Ultimate CritiCall Test Guide: Free Practice, Test Prep & More

The research and writing of this page were contributed by HL Contreras, a former 911 Police Dispatcher. She worked for six years at NCSO and MCCCD, four of them as a trainer of new 911 dispatchers and operators.

Have a question about your upcoming CritiCall assessment? Feel free to send our CritiCall expert an email at any time.

What Is the Criticall Test?

The CritiCall test is a pre-employment test used to screen applicants for public safety dispatcher or 911 call handler and operator jobs in the U.S and Canada. The CritiCall tests are computer-based assessments that ensure test takers possess the necessary skills to perform the required duties of the job, and they're usually administrated in the hiring agency’s offices.

Is the CritiCall Test Hard?

Emergency dispatching is not for everyone. Many people who get hired on as dispatchers don’t finish their training, and dispatching is one of the careers with a higher-than-average turnover rate.

That’s why public safety departments want to ensure they hire candidates that possess the skills and qualities needed to excel on this position. And they do so by using the CritiCall, which simulates the demanding tasks that every 911 dispatcher and call handler perform on every shift.

Get to Know the CritiCall Test Sections Inside Out (+ Sample Questions)

The CritiCall tests include up to 23 different modules and may take up to 3 hours to finish. But don’t worry, you won’t be tested on all 23.

They vary between departments because each public safety agency chooses the specific sections you’ll be tested on.


Many departments usually don’t disclose which components will appear on their tests. So, your best bet will be practicing the most commonly used one, which we outlined below.

Note that the CritiCall preparation pack found on this page covers all these components completely.

Don't feel like reading? Watch this 5-min video to see the exam's highlights plus a few sample questions.


CritiCall Decision-Making Test

Dispatchers must determine which appropriate agency to send to a scene - Fire Department, Police, EMS, or Utility. This module will challenge you with a single task – you’ll have to respond quickly to emergency messages that pop up on your screen and make quick decisions.

However, in other test modules, you’ll perform the decision-making task while doing other tasks at the same time. In addition, this part of this section is often done vocally, so instead of entering the answer into the computer system, you will speak into a microphone.

Here’s a snippet from this category in our CritiCall PrepPack™, which highly resembles what you’ll see on the exam:

CritiCall Decision Making Sample Question

Note that on the real exam, you'll have to follow certain rules while deciding which units to send to the streets. You'll be able to see examples of these rules in our preparation pack.

CritiCall Data Entry Test

The CritiCall data entry test evaluates candidates' ability to take various information segments and details and place them into the correct data field on a computer-based system. This information is provided in various formats, such as written and audio data entry, and includes addresses, phone numbers, names, license plate numbers, etc. Note that some of the data you'll enter is alphanumeric (including the challenging 17-character VIN numbers), meaning it consists of both numbers and letters.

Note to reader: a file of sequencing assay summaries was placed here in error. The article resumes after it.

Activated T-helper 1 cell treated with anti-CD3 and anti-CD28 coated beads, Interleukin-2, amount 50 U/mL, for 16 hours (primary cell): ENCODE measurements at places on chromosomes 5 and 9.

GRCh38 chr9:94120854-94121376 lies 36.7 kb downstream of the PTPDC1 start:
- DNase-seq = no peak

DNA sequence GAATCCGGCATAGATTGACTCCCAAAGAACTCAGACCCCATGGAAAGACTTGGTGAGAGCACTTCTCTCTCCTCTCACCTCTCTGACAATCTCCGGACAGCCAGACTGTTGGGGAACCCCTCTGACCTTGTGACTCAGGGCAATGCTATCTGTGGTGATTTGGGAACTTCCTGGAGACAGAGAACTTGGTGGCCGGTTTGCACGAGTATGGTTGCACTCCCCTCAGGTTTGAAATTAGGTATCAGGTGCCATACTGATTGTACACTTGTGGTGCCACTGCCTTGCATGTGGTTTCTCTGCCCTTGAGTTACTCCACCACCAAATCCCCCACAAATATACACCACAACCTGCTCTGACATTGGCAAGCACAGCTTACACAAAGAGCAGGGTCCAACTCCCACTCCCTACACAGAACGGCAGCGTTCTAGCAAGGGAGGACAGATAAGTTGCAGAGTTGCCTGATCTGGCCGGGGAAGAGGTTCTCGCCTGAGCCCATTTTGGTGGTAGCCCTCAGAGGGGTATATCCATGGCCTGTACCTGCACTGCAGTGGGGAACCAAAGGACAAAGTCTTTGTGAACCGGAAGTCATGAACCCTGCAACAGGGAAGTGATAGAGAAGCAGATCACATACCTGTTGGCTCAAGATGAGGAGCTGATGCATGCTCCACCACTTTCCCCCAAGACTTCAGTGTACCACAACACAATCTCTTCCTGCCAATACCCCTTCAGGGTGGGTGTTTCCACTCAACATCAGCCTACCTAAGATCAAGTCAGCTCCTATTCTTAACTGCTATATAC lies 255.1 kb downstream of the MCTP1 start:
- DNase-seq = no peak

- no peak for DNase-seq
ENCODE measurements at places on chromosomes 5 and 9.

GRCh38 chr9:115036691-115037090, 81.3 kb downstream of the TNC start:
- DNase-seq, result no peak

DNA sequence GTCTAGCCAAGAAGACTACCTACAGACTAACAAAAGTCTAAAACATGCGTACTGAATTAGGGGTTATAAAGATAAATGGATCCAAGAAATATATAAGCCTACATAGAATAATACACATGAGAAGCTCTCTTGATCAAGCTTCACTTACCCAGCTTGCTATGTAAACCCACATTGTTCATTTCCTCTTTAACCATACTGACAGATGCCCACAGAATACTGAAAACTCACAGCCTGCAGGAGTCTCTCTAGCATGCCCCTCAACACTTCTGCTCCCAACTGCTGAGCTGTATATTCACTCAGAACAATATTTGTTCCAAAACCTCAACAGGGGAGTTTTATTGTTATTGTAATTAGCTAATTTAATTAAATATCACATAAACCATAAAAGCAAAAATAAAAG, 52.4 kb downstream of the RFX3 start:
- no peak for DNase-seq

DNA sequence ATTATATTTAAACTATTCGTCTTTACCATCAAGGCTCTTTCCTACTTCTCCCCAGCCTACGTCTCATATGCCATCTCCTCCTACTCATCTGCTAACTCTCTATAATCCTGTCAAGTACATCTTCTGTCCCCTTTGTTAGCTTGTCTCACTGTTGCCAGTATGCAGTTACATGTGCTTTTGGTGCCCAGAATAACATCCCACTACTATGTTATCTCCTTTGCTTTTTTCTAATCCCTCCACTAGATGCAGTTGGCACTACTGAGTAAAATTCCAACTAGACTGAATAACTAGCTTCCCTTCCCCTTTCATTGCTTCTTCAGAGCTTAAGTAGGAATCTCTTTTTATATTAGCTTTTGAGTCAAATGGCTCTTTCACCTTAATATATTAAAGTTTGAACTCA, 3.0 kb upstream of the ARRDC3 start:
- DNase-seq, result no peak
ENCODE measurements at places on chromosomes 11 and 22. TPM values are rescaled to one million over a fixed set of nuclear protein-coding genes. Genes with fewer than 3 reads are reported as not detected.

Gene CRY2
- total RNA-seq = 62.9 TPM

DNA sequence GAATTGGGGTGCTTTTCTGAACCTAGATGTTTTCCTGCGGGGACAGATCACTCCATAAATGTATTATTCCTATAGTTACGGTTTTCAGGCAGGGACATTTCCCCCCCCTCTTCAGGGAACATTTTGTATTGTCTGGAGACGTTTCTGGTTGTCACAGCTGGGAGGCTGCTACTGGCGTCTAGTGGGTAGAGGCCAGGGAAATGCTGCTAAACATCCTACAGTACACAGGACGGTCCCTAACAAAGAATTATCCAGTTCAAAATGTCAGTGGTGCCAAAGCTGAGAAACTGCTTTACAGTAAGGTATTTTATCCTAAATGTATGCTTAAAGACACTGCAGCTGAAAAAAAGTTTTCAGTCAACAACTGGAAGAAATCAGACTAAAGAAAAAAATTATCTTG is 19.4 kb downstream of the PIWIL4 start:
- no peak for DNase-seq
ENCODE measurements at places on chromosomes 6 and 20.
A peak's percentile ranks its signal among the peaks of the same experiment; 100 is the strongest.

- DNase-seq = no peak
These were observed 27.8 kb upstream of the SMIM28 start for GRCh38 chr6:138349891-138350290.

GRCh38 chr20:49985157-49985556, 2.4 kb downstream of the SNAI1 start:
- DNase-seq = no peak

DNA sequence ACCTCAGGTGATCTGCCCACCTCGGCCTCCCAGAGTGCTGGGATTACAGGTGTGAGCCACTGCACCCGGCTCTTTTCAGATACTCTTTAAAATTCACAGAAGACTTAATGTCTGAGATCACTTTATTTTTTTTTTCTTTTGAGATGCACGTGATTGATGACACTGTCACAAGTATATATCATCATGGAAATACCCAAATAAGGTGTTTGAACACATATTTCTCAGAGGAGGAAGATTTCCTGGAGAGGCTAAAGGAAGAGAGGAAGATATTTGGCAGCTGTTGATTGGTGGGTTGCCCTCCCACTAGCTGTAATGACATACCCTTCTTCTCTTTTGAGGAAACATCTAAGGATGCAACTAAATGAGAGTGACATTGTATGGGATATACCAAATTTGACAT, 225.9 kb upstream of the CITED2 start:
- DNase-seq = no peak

CritiCall Data Entry Sample Question

(This example is taken from the CritiCall exam practice pack.)

During this assessment, you are also tested on your decision-making and multitasking skills. So, you’ll have an emergency pop up while you enter data, requiring you to multitask quickly.

CritiCall Typing Test

The ability to type fast is essential during the Criticall tests (and on your future dispatch job). While there isn’t a particular CritiCall typing test module, candidates' ability to type quickly will be evaluated in several test modules, such as the Data Entry, Cross-Referencing, and Vocalization Summary.

How fast do you need to type?

The minimum typing speed required from a 911 dispatcher candidate is set by the agency you’re applying to. Overall, it ranges from 15 to 50 WPM (Words per Minute), or 4500 to 15,000 KPH. For 911 dispatchers, it’s recommended to reach typing speed of 35 WPM, and to be able to type for at least 5 minutes.

In our full CritiCall PrepPack™, you’ll get exclusive typing practice tests that offer live feedback that follow you as you type and show your accuracy, WPM, keystrokes per minute, and more. This will help you track how your typing speed and accuracy improve the more you practice.

Here’s how the typing platform looks like:

CritiCall Typing Test Sample

CritiCall Call Summarization test

Call-taking may sound like you’re just answering the phone, but it’s much more than that. Depending on the agency, you may answer both emergent (9-1-1) and non-emergency calls for service. This could be anything from an armed robbery in progress to someone calling about a noise complaint or a minor property loss, and you'll need to decipher the differences within the first few seconds of the call.

This section of the test is administered vocally. You will listen to short stories, emergency and non-emergency call simulations, summarize what happened on your computer system, and then enter the correct addresses into their appropriate data fields. Also, you might be asked to answer questions about the information heard on these calls.